Of Manuals & Magazines

Remember the massive printed multi-volume documentation sets for C++ compilers in the good old days? They are long gone, and Andrew Binstock bemoans the general decline of manuals for developer tools. After an abortive attempt to move traditional comprehensive manuals from print to digital formats, documentation has generally shrunk to brief online references – if it exists at all.

Look up a feature, function, or error message and you get a paragraph or two. But if you want to know how best to use a set of features and how they are expected to fit together, your prospects are very much hit and miss. Mostly miss. For this, vendors provide forums of highly variable quality, while secretly hoping you’ll go to other communities, such as StackOverflow, and bother your fellow users who will fill in the missing knowledge without tying up an employee.

Alternatively, we might buy third-party books of variable quality for the more popular tools… at extra cost, of course. I suspect the vanishing documentation advantage of commercial software has been a factor in the great shift towards free open-source tooling, as it aggravates the sentiment “What are we paying for, exactly?” Writing proper documentation takes effort but that’s part of what I expect of a commercial software vendor. The presence or absence of a decent manual was a big factor when I went looking for a new text editor, for example.

Speaking of vanishing publications, Binstock’s own Dr. Dobb’s Journal is now one of them. Founded an amazing 38 years ago, DDJ transitioned from print to online-only some years ago. In terms of readership this transition was successful, but this year’s peak of 10.3 million views failed to generate enough advertising revenue to continue operations.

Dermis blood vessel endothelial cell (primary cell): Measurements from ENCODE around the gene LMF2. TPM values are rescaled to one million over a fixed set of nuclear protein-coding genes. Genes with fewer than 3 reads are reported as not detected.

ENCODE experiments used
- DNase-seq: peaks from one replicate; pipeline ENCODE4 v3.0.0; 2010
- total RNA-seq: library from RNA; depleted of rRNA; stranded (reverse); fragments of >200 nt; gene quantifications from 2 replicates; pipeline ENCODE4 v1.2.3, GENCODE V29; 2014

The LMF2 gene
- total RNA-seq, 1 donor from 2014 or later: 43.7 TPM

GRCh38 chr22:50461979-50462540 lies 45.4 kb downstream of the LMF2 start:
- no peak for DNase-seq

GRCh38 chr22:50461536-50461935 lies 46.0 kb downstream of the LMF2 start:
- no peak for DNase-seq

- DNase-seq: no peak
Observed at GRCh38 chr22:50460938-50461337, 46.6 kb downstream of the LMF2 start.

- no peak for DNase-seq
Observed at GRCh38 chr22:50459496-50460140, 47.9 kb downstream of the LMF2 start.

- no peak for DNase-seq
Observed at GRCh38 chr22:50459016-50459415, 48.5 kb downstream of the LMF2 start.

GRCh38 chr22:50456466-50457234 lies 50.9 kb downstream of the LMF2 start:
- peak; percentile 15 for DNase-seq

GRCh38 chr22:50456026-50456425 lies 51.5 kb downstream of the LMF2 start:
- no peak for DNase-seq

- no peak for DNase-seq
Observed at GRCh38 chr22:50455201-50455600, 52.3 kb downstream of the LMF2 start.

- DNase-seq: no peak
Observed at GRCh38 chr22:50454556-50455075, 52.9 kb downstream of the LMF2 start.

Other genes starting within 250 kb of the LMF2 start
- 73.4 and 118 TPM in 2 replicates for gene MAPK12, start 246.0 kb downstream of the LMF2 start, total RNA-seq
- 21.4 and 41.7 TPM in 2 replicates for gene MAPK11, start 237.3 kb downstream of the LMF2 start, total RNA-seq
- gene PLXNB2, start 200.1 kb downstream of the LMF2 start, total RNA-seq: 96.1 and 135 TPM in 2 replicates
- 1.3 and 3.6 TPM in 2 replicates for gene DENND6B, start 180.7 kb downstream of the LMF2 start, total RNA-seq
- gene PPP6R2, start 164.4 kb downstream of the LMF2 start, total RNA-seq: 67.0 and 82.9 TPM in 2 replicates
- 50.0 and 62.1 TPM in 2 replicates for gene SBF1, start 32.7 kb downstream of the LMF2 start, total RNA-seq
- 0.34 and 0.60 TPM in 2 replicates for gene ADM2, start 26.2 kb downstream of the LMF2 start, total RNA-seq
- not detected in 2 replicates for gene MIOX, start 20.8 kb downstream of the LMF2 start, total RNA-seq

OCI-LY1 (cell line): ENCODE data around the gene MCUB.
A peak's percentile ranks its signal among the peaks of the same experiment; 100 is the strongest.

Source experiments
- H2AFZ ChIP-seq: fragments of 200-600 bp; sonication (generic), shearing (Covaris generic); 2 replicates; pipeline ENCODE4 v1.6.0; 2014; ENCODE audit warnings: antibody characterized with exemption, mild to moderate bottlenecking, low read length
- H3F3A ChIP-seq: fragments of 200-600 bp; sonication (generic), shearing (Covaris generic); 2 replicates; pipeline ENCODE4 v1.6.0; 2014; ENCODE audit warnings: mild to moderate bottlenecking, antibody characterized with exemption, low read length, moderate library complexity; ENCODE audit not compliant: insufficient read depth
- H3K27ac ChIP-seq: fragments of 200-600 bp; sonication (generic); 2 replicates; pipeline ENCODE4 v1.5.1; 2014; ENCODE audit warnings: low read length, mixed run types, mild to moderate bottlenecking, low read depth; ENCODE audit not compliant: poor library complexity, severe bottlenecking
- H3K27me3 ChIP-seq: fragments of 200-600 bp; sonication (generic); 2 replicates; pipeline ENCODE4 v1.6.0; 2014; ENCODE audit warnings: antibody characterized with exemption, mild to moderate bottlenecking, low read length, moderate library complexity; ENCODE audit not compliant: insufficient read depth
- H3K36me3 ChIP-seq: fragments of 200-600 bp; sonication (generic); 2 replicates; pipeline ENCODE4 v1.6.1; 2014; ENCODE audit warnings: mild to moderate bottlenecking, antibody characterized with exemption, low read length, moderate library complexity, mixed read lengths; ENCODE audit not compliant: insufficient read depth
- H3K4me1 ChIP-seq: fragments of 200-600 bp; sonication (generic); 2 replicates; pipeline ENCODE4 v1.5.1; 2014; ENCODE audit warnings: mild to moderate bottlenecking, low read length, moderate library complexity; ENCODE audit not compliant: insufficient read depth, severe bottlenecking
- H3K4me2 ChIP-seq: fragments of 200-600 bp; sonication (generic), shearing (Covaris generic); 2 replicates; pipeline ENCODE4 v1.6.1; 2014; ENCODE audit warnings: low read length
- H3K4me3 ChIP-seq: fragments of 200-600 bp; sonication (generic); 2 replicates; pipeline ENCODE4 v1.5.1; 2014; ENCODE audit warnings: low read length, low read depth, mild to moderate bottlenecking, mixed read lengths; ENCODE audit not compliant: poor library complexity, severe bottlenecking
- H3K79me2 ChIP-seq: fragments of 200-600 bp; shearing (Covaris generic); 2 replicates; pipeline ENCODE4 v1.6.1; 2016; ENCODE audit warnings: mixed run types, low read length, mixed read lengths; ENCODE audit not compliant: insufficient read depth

Four years ago, when I came to Dr. Dobb’s, we had healthy profits and revenue, almost all of it from advertising. Despite our excellent growth on the editorial side, our revenue declined such that today it’s barely 30% of what it was when I started. […] This is because in the last 18 months, there has been a marked shift in how vendors value website advertising. They’ve come to realize that website ads tend to be less effective than they once were. Given that I’ve never bought a single item by clicking on an ad on a website, this conclusion seems correct in the small.

Quite so. I can’t remember buying anything through website ads, either. And a target audience of developers can’t be helping: people who today mostly use free tools and rarely make purchasing decisions for their companies. Binstock notes that competitors InfoQ and SD Times now make much of their money from staging conferences rather than editorial content – another typical manifestation of the continuing decline of “intellectual property” as a source of income.

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